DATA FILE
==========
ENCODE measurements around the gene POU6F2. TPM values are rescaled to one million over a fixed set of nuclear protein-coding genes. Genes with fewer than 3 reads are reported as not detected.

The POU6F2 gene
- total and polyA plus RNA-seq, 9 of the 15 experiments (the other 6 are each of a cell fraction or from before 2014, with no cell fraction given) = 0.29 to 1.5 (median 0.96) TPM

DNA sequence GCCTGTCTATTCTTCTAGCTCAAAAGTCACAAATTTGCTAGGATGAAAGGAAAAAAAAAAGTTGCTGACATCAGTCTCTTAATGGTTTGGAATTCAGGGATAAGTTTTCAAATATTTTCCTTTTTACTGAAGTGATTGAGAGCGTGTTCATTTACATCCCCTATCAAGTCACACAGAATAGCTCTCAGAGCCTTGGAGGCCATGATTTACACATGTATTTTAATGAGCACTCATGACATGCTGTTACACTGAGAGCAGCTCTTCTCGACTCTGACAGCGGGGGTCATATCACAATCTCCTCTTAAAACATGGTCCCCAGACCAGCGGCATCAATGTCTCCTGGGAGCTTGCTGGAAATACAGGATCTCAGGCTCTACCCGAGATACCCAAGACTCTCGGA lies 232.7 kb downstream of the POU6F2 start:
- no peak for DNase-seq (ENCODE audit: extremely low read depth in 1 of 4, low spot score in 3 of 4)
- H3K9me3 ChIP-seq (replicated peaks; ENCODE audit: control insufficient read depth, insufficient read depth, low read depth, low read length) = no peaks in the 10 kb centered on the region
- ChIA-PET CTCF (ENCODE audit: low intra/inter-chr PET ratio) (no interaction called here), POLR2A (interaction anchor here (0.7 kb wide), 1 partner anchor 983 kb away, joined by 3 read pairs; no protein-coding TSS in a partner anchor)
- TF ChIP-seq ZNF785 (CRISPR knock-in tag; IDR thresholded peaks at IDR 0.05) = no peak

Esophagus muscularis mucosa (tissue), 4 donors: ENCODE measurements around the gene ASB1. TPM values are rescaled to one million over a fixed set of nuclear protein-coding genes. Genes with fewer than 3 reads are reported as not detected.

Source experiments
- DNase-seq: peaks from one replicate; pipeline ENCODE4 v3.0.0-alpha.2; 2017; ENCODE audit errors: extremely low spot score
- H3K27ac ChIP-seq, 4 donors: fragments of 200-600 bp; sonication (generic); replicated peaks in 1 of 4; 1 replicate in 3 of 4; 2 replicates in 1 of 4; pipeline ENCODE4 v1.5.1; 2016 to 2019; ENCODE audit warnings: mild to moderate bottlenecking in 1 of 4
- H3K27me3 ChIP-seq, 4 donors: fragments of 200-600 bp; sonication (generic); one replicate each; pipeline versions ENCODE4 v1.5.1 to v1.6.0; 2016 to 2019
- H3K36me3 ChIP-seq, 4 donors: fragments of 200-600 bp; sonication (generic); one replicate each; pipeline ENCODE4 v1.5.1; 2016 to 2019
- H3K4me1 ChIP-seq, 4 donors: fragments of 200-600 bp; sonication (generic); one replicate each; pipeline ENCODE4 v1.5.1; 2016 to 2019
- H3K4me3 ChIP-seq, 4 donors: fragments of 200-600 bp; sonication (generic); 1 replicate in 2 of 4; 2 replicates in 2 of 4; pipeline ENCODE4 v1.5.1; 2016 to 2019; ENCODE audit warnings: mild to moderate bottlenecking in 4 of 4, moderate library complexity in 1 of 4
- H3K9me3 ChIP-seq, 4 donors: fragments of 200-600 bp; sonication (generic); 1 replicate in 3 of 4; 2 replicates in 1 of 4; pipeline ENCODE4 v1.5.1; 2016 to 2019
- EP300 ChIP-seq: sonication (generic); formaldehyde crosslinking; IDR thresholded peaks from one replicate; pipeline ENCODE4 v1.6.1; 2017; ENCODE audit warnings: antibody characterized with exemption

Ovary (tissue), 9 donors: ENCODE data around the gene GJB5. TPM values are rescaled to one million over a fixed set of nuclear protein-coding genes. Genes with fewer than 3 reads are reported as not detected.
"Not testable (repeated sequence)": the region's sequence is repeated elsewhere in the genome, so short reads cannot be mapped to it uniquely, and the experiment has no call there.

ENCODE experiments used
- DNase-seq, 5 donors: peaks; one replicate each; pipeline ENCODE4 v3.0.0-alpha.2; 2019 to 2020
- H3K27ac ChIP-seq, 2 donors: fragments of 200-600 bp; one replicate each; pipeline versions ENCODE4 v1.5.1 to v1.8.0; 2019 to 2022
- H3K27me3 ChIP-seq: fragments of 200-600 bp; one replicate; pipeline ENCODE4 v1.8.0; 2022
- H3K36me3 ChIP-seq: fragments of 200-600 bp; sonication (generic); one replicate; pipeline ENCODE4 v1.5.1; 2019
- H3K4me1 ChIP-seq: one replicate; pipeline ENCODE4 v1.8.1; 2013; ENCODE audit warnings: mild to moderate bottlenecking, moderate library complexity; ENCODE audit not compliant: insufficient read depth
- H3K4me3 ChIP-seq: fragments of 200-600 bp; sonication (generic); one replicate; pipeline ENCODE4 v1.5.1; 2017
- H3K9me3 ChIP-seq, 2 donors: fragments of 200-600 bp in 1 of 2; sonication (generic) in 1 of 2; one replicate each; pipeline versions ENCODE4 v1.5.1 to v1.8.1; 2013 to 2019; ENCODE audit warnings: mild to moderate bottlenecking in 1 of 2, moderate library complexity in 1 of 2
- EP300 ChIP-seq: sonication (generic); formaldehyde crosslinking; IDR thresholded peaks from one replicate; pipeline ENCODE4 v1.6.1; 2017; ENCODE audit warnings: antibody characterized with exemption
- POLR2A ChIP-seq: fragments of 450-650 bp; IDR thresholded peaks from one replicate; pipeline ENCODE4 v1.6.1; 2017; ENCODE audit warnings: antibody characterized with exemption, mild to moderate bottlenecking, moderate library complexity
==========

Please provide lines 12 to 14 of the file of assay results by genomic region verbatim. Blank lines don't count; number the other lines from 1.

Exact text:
- H3K27ac ChIP-seq, 4 donors: fragments of 200-600 bp; sonication (generic); replicated peaks in 1 of 4; 1 replicate in 3 of 4; 2 replicates in 1 of 4; pipeline ENCODE4 v1.5.1; 2016 to 2019; ENCODE audit warnings: mild to moderate bottlenecking in 1 of 4
- H3K27me3 ChIP-seq, 4 donors: fragments of 200-600 bp; sonication (generic); one replicate each; pipeline versions ENCODE4 v1.5.1 to v1.6.0; 2016 to 2019
- H3K36me3 ChIP-seq, 4 donors: fragments of 200-600 bp; sonication (generic); one replicate each; pipeline ENCODE4 v1.5.1; 2016 to 2019